“Compensable Time in the Electronic Age”
Employers of hourly, non-exempt workers have often struggled with the question of what constitutes compensable time for which employees must be paid. The Fair Labor Standards Act defines compensable time as time where an employer “suffers or permits an individual to work.” Over the years, questions have arisen regarding whether the employee who arrives at work early to turn on the copier and brew the coffee needs to be paid for that time or whether those are voluntary activities that do not require compensation. Questions have also arisen as to whether the putting on of protective equipment at the beginning of a work shift is compensable work time. In today’s more complicated workplace, where workers are working remotely and communicating with customers and clients via computers and telephones, rather than in person, new questions have arisen as to what constitute compensable work time.
A recent 9th Circuit Court of Appeals case, Cadena v. Customer Connexx, LLC., No. 21-16522 (October 24, 2022) overturned a lower court’s grant of summary judgment to an employer that addressed whether the time spent in booting up and shutting down computers constituted work time. The employees in question worked remotely for a call center that handled the scheduling of appointments with customers for pick up of recycled appliances. Each employee was assigned a work computer to use in their home and each employee was required to account for all time worked using a company-provided electronic time keeping system using their work computers. According to the employees, the time it took for their computers to boot up at the beginning of their work day and to shut down at the end of the day varied, but the range was between 6.8 and 12.1 minutes for boot up time and 4.75 and 7.75 minutes to log out and shut down the computer.
The employees sued their employer under the Fair Labor Standards Act, alleging that they were not being paid for all their time worked in violation of the overtime requirements in federal and state law. The employer filed a motion for summary judgment on the basis that the booting up and shutting down of the computers was not part of the “principal activities” of the employees and were, therefore, not compensable. The lower court granted the employer’s summary judgment motion and the plaintiffs appealed arguing that the turning on and shutting down of their computers are integral to their principal activities. In overturning the lower court’s decision, the appeals court noted that, although the law does recognize preliminary activities that are not compensable, the booting up of an employer-issued computer which is necessary in order to perform the employee’s duties does not meet the requirements for a non-compensable preliminary activity. The court determined that the turning on of the computer, through which the employee communicated with clients and performed their job duties, was an integral and indispensable part of the job and constituted time worked under the Fair Labor Standards Act.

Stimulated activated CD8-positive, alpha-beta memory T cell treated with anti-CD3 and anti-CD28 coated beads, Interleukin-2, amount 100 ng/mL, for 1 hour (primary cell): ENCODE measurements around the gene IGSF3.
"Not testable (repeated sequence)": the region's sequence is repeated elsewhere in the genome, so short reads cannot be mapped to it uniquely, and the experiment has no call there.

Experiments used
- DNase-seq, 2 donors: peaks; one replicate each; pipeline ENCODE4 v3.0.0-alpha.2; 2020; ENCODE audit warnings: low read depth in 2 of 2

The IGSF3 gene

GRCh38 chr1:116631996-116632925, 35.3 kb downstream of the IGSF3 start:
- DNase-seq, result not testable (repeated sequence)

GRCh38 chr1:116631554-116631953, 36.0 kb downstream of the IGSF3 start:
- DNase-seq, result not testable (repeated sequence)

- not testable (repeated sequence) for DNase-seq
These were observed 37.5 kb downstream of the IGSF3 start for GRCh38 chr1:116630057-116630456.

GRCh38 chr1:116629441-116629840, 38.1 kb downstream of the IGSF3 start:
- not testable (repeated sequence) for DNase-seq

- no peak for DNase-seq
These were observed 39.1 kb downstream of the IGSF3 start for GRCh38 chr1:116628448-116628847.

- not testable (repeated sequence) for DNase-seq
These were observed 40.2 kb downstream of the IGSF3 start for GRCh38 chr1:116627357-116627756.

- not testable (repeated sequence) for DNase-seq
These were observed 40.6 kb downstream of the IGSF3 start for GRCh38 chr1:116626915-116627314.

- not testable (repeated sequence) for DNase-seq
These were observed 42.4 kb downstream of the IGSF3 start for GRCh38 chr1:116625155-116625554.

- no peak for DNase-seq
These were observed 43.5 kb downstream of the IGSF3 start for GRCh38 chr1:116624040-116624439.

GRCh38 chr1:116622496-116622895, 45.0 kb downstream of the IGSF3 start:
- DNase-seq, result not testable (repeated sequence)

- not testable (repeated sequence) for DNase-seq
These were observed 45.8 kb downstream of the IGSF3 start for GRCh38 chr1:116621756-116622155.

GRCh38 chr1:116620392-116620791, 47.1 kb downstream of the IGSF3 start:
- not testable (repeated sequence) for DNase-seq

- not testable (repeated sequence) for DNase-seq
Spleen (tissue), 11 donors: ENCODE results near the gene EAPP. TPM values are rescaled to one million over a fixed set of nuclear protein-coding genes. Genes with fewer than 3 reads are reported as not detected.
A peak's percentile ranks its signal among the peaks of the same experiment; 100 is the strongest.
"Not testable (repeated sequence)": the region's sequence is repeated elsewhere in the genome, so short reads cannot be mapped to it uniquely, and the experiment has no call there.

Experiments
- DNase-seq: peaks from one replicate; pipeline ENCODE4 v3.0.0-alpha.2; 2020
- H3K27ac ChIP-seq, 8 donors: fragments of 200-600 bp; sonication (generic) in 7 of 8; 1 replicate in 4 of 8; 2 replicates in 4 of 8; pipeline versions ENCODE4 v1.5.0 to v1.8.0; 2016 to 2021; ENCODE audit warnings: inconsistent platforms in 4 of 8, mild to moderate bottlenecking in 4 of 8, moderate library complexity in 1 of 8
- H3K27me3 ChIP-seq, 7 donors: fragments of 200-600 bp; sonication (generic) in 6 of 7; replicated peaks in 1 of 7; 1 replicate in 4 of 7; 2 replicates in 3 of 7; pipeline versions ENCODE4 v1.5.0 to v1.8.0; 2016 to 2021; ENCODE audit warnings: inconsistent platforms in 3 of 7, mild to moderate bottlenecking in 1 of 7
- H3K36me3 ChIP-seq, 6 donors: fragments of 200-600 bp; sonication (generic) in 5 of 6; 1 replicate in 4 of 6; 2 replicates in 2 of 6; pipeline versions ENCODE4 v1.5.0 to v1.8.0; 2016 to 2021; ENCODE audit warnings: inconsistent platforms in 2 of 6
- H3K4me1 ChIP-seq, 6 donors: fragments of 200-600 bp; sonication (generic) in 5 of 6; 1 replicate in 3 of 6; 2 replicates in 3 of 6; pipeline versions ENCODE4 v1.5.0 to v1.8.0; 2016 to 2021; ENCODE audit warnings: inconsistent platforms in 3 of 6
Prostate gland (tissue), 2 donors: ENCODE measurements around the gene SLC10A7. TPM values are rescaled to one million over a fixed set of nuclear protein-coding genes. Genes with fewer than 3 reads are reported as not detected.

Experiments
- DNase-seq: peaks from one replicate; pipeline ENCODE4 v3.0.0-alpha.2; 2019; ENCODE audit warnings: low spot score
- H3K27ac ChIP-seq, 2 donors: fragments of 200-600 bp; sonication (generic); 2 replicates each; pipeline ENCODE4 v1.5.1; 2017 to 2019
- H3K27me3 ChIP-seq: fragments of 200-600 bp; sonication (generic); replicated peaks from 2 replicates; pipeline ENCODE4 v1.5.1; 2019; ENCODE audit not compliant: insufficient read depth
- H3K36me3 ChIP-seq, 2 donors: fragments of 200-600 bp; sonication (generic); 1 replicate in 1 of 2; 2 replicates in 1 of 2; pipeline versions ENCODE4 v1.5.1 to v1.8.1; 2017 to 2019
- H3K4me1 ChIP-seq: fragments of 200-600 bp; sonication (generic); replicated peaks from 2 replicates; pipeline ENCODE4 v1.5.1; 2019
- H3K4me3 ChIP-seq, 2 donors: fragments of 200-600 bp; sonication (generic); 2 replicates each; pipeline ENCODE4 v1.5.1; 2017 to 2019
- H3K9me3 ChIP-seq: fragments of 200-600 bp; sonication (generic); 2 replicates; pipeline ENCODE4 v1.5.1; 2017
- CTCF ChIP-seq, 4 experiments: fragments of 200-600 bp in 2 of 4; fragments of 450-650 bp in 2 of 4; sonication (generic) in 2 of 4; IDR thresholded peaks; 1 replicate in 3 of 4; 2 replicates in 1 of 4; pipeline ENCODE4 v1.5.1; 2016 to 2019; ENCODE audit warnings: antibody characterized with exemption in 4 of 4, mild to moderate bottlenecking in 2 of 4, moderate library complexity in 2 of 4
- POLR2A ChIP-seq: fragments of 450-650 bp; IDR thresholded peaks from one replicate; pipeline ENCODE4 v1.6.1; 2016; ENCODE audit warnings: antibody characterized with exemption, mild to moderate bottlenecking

Connexx raised two other grounds to support the lower court’s grant of summary judgment. The first was that the time spent turning on the computer should be deemed “de minimis” and, as such, does not require payment. The “de minimis” rule has been applied to situations where it is found that the time spent in a certain activity is so small or insubstantial it need not be considered work time. The second argument raised by Connexx was that they were not aware of the time spent by employees because the employees did not report that time to them and, therefore, they could not be held responsible for paying for that undeclared time. Connexx argued that the employees’ failure to report additional work time excused them from paying for that time. Although the court declined to rule on either of these arguments, it did note that the law does require employers to pay for work that the employer knew or “had reason to believe” was being performed even when that work was being performed at home.
Why is this case important? In today’s move toward a more remote and flexible workforce, this case raises additional compliance and liability issues that employers face when they have less control over the employee’s workplace. The wage and hour laws are often interpreted in favor of employees and when employees allege that have worked additional hours that the employer did not acknowledge or pay them for, the employer must be able to disprove these claims. When an employee is working from home or responding to emails and other business-related communications on a smart phone or a computer, whether company-issued or a personal device, employers are vulnerable to wage and hour claims. These claims generally involve overtime and can be very expensive both to defend and to settle.
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